The story of Formula One, and of India, is one that after a common starting point (in this case a year, 1950) meanders down vastly separate trajectories. Years turn to decades, and those paths don’t intertwine. At some point in the 1990s there grows a mutual interest. Yet, for one there are only
the broken shards of ambition, not the monument of accomplishment.
For the other, the scene isn’t yet green. Then, an event 61 years in the making happens. An encore, a year later. Now, it’s that time again. Yes, the same when sportswriters use their worn-out vocabulary of automobile puns. Don’t rev it up, no need to apply the brakes either, just be at the Buddh International Circuit. It’s F1 time!
Months after India became a republic on 26th January 1950, the first-ever F1 Grand Prix was held at Silverstone. Back then most Indians were more likely to pedal (their cycles) than to push the pedal to the metal. The F1 environment of that era would also seem a world away from the modern realities. If you don’t like the current drivers’ overalls emblazoned with countless eyesore sponsor logos, then you’ll definitely love the old-world charm of 1950s world champion Mike Hawthorn, who raced with a broad grin and a bow-tie (sometimes he even wore a tie).
The cult of F1
By the 1980s many fans, a majority south of the Vindhyas, had already developed a cult following replete with annual subscriptions of Autosport, a veritable motorsport bible for the ilk, and FIA season-review videotapes from friends and family in the US or Europe. Not all were fans however; for some the interests lay deeper including one pre-teen from Coimbatore.
“In 1989 I got my hands on a tape of the FIA official season review, this was the first time I saw F1. From then onwards, I used to get recordings of races from America,” reminisced Narain Karthikeyan, who in 2005 became the first Indian to reach the pinnacle of motorsport.
As India’s interest in F1 grew, so did F1 and more importantly Bernie Ecclestone’s interest in a country that was opening up to economic reforms. Such was Bernie’s fascination with the vast possibilities in the sub-continent that for the 1995 season he ‘sold’ the TV rights to a production house owned by current FMSCI (Federation of Motor Sports Clubs of India) president Vicky Chandhok free of cost.
The man whose business acumen has turned F1 into one of the world’s most lucrative sporting events isn’t one for charity (especially if there’s no tax benefits involved), and this was a precursor to the future. This generosity, of course, almost fell through. In those nascent days of cable television, Doordarshan still had the widest reach. The problem was the policymakers at Prasar Bharati weren’t too keen on giving a prime-time, weekend slot to such a niche sport.
In the end, however, F1 eventually made it to the small screen, with a little fiscal fitness. “When we first went up with the proposal, they (Doordarshan) didn’t show any interest. In fact, the only way we got them to agree was by paying them a fee. Imagine, the broadcasting rights of one of the three biggest sporting spectacles in the world (alongside the FIFA World Cup and the Summer Olympics) was not just given to them for free, they were actually paid for it,” said Chandhok.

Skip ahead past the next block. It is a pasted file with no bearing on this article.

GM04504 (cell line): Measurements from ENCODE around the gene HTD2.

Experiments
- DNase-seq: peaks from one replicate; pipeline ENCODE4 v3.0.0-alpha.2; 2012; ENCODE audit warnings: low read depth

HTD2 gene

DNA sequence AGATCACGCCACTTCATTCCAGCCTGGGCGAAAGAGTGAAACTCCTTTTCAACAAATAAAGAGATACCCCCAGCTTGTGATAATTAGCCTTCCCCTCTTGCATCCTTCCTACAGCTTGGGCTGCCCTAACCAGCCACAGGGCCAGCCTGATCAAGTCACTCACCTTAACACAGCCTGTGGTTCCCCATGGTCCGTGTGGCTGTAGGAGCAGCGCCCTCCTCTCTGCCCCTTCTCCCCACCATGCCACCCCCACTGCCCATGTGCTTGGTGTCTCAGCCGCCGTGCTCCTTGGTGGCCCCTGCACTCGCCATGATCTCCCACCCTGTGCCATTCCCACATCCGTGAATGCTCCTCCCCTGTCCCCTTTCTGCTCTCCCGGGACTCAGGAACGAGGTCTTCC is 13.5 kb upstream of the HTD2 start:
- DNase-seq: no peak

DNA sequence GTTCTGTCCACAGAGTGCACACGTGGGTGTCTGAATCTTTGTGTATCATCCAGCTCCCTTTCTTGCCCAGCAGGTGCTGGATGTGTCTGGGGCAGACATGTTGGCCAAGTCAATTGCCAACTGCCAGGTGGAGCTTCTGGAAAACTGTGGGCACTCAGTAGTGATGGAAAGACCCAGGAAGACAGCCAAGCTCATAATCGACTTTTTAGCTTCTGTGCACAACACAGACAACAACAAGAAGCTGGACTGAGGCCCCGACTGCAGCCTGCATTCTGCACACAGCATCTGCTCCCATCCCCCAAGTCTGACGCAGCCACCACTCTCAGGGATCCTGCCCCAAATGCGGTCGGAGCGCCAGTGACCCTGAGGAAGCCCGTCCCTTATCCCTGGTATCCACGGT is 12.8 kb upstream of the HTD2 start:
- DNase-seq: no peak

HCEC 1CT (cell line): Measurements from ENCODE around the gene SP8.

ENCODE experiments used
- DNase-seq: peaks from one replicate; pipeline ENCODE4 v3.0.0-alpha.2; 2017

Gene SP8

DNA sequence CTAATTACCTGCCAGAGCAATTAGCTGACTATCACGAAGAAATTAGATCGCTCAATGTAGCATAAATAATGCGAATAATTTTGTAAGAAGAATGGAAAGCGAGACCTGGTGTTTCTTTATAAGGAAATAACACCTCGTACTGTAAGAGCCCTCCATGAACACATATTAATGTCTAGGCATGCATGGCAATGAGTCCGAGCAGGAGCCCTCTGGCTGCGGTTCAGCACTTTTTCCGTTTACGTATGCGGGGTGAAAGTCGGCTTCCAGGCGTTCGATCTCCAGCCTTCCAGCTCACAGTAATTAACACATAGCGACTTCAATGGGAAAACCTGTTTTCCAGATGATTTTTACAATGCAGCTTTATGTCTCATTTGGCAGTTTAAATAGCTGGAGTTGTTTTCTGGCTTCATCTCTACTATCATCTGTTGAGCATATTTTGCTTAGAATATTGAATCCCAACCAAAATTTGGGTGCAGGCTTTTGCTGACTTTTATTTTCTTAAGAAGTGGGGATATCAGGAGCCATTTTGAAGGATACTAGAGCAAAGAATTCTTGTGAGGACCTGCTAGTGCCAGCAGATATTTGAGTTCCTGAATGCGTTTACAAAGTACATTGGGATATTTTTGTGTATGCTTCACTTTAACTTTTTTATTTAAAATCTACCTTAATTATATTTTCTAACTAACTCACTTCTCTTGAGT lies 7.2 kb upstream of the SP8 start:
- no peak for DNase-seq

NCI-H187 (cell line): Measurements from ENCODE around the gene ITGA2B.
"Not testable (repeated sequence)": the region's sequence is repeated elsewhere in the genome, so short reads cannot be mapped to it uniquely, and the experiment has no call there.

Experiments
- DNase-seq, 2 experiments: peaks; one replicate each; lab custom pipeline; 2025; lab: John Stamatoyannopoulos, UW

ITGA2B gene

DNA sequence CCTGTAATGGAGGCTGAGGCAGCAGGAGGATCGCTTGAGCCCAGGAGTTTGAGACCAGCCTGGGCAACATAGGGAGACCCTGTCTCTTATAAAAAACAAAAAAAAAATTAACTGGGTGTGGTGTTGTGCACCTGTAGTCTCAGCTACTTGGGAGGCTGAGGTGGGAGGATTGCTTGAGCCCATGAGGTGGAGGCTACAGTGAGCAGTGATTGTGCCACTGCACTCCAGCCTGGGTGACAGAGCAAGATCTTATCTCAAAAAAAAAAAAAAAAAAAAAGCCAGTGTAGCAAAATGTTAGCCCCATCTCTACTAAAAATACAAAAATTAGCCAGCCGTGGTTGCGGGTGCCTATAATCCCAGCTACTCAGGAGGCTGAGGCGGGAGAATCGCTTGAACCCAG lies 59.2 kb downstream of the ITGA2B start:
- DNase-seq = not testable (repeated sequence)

Even then the feed only lasted two seasons before Parliament stepped in; the main bone of contention was the logo of tobacco companies that adorned the livery of the cars. The government didn’t want to promote tobacco on the state-run broadcaster. Ironically, this was around the same time the FIA was stubbing the butt out and, under increasing pressure from the European Union, started to outlaw tobacco advertisements.
Greater Noida via Hyderabad via Kolkata By 1998, there was talk of a possible Indian GP. Kolkata was the first city to catch Bernie’s eye. Delhi-based businessman Sundar Mulchandani played the role of facilitator and got the West Bengal government on board, but the funds couldn’t be generated.
In 2003, Hyderabad, under chief minister Chandrababu Naidu, looked front-runner to get F1 to the country. The then AP government invited F1 officials, who came to a site on the outskirts of Hyderabad, at Gopanapally. The AP govt even signed a Memorandum of Understanding with Bernie and Formula One Management. That site has now been converted to an IT hub. What happened? Naidu’s Telugu Desam lost the state elections to Congress. The new government didn’t want to spend over Rs. 1,000 crore on F1.
Suresh Kalmadi and the IOA also got involved and were Jaypee Group’s partners initially, but with the government making its stance on F1 clear, Jaypee were left to build the circuit and foot the annual $40 million race-hosting fee on their own expense sheet.
Safe as a house?
Over the past five years, Jaypee have spent over Rs. 3000 crore to build the circuit and host the last two editions. After this season’s race, there will be an 18-month gap, at least, to the next Indian GP.
Rumours are abuzz that this year’s edition could even be the last, despite Jaypee Group having contractual agreement with FOM for two more races. A myriad of legal clauses and stipulations that is as safe as a house. But, for a real estate group that has an estimated debt of Rs. 63,000 crore, even that age-old simile is not without a sense of irony!
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